Specifically, ASEAN sources said the ministers had frank discussions about the land reclamation and escalation of activities in the disputed sea, saying “these assertive moves erode trust and confidence, increase tension and may undermine peace, security and stability in the region.”
Charles Jose, a spokesman for the Philippine Department of Foreign Affairs, told a news conference in Manila on Tuesday that the Philippines will focus on maritime security, saying that China’s construction of islands in the disputed waters has heightened tensions.
Jose said that reports claiming Beijing has positioned surface-to-air missiles in the disputed territory in the Paracel Islands chain are a cause of concern.
“Of course all these things raise our concern and its effect on freedom of navigation, over-flight and unimpeded flow of commerce. In this meeting we will continue to express our concern with the developments in the South China Sea,” Jose said.
Laos, this year’s ASEAN chairman, was expected to issue a press statement at the end of the day-long retreat Saturday.
“There are ongoing discussions and consultations on whether to include in the press statement a line that says that ministers reaffirmed their commitment to non-militarization and self-restraint in the conduct of activities in the South China Sea,” an official source said.
As of Thursday night, an ASEAN official said the draft press statement still contains paragraphs on maritime security and the South China Sea “that may or may not be there (in the final statement).”
Like in past meetings, the ministers are expected to stress the importance of maintaining peace, security, stability, and freedom of navigation in and over-flight above the South China Sea.
ASEAN officials said the ministers will again “emphasize the need to enhance mutual trust and confidence, exercise self-restraint in the conduct of activities and avoid actions that may further complicate the situation” in the disputed sea.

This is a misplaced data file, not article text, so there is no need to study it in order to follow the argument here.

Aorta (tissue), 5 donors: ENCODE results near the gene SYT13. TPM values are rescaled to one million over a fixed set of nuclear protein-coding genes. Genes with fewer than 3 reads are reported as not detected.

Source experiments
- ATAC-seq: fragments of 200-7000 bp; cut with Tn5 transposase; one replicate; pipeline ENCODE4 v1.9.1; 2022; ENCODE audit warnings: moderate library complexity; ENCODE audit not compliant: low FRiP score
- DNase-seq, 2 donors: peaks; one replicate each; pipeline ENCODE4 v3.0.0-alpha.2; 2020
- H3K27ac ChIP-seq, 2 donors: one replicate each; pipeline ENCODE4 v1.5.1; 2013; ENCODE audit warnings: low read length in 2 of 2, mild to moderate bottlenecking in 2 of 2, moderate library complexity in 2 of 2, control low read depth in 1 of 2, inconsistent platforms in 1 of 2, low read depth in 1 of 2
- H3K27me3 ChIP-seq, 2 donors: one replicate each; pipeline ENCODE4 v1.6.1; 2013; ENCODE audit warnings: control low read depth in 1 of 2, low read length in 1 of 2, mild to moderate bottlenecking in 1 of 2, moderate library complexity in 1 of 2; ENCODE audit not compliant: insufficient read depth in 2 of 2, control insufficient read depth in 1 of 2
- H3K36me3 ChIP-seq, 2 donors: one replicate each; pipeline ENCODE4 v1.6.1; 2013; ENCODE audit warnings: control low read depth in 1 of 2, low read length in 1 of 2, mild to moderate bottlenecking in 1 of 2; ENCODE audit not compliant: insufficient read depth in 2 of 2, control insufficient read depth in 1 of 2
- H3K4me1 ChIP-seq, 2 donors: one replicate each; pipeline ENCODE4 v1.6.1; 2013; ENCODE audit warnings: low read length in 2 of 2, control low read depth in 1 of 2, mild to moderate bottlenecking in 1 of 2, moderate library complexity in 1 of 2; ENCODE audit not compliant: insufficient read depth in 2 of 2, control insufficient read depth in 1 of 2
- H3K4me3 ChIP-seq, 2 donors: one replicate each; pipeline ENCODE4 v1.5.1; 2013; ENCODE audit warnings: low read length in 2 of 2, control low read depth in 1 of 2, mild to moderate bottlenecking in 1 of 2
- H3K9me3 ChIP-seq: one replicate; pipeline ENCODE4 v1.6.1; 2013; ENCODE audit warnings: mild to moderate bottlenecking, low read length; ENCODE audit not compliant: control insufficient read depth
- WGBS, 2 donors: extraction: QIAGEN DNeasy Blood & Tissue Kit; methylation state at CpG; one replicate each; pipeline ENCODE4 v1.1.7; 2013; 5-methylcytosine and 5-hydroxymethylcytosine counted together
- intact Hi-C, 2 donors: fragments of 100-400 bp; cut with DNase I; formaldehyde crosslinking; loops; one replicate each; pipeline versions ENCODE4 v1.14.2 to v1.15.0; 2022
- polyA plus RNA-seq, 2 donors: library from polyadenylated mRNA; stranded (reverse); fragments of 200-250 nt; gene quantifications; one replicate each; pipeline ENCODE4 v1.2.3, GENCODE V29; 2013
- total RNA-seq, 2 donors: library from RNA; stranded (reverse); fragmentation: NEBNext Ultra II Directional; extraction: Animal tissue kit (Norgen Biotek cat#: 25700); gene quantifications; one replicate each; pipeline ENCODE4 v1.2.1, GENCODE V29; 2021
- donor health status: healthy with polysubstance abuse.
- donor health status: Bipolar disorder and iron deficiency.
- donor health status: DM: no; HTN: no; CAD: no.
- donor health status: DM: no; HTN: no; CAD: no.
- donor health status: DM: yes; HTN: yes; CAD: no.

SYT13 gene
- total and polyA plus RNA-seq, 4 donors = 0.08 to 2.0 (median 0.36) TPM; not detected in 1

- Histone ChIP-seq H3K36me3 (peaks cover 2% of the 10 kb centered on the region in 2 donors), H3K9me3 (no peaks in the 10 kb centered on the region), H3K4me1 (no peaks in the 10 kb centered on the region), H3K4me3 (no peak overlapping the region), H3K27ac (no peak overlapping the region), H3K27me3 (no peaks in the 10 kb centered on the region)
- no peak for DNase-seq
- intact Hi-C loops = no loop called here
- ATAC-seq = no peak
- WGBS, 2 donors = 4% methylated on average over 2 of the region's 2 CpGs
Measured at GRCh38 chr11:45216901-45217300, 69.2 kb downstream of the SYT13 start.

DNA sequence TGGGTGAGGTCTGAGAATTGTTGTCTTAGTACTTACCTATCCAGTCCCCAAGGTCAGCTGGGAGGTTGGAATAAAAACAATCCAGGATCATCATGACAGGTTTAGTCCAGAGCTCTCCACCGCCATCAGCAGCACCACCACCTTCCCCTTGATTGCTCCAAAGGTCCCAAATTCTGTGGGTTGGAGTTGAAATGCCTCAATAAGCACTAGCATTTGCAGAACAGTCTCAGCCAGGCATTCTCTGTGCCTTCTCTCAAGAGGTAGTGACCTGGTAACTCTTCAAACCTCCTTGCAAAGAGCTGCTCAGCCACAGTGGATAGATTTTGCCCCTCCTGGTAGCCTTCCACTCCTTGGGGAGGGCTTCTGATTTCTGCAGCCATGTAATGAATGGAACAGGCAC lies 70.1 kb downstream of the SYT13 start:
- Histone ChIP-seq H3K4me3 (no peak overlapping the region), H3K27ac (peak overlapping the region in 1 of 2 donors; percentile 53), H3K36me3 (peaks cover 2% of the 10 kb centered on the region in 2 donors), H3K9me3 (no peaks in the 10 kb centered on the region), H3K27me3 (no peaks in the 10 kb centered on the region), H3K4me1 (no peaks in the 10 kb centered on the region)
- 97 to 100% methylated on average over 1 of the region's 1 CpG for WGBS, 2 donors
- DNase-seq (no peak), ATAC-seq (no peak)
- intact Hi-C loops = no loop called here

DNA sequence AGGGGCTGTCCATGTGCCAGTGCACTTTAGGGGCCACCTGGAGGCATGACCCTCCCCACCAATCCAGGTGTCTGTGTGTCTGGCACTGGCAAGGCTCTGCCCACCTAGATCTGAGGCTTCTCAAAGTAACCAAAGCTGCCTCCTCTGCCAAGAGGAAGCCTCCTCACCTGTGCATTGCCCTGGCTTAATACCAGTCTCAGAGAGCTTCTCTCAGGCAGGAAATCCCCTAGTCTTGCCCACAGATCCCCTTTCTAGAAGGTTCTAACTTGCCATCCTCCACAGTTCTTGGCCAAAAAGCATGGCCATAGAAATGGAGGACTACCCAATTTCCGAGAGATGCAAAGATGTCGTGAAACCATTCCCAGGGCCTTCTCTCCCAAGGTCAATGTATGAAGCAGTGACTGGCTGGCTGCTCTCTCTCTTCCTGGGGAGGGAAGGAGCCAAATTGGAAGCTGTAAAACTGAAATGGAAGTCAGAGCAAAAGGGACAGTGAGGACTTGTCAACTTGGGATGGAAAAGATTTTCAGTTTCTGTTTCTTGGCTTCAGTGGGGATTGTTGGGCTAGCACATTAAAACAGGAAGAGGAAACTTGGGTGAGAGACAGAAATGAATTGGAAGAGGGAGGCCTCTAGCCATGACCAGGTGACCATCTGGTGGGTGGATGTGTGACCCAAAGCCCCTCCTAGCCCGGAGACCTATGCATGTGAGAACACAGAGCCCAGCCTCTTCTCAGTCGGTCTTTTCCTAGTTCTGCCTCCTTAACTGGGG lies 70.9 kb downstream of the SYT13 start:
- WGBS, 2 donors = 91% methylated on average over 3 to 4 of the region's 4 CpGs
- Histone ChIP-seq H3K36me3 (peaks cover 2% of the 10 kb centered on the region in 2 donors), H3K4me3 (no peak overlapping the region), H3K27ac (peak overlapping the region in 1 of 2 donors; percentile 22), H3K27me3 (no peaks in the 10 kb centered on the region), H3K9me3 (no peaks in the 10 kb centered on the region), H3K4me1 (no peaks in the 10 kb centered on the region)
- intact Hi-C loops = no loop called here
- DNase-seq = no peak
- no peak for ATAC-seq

The ministers are also expected to underscore the importance of the full and effective implementation of the Declaration on the Conduct of Parties in the South China Sea that China and the 10-member ASEAN signed in 2002, according to the officials.
Another ASEAN official said that ASEAN wants “substantive development” and “an expeditious establishment” of the code of conduct, a binding code aimed at reducing the risk of conflict in the disputed sea that ASEAN and China have been trying to hammer out since efforts to reopen talks began in 2012.
The overlapping territorial and maritime disputes involving China and four ASEAN members —Brunei, Malaysia, the Philippines and Vietnam—have divided ASEAN on how to deal with the issue.
On January’s terror attacks in Jakarta, the draft said the ministers will again reaffirm “ASEAN’s commitment to working with the international community to further intensify its cooperation to combat terrorism in all its form and manifestations, regardless of their motivation, wherever, and by whom.”
Four of the South China Sea’s six claimants—Brunei, Malaysia, the Philippines and Vietnam—are members of the 10-nation ASEAN that also includes Cambodia, Indonesia, Laos, Myanmar, Thailand and Singapore. Taiwan is also a claimant.
The South China Sea is essential to the global economy. Up to 50 percent of the world’s oil tanker shipments, and over half of the world’s merchant tonnage, passes through the South China Sea.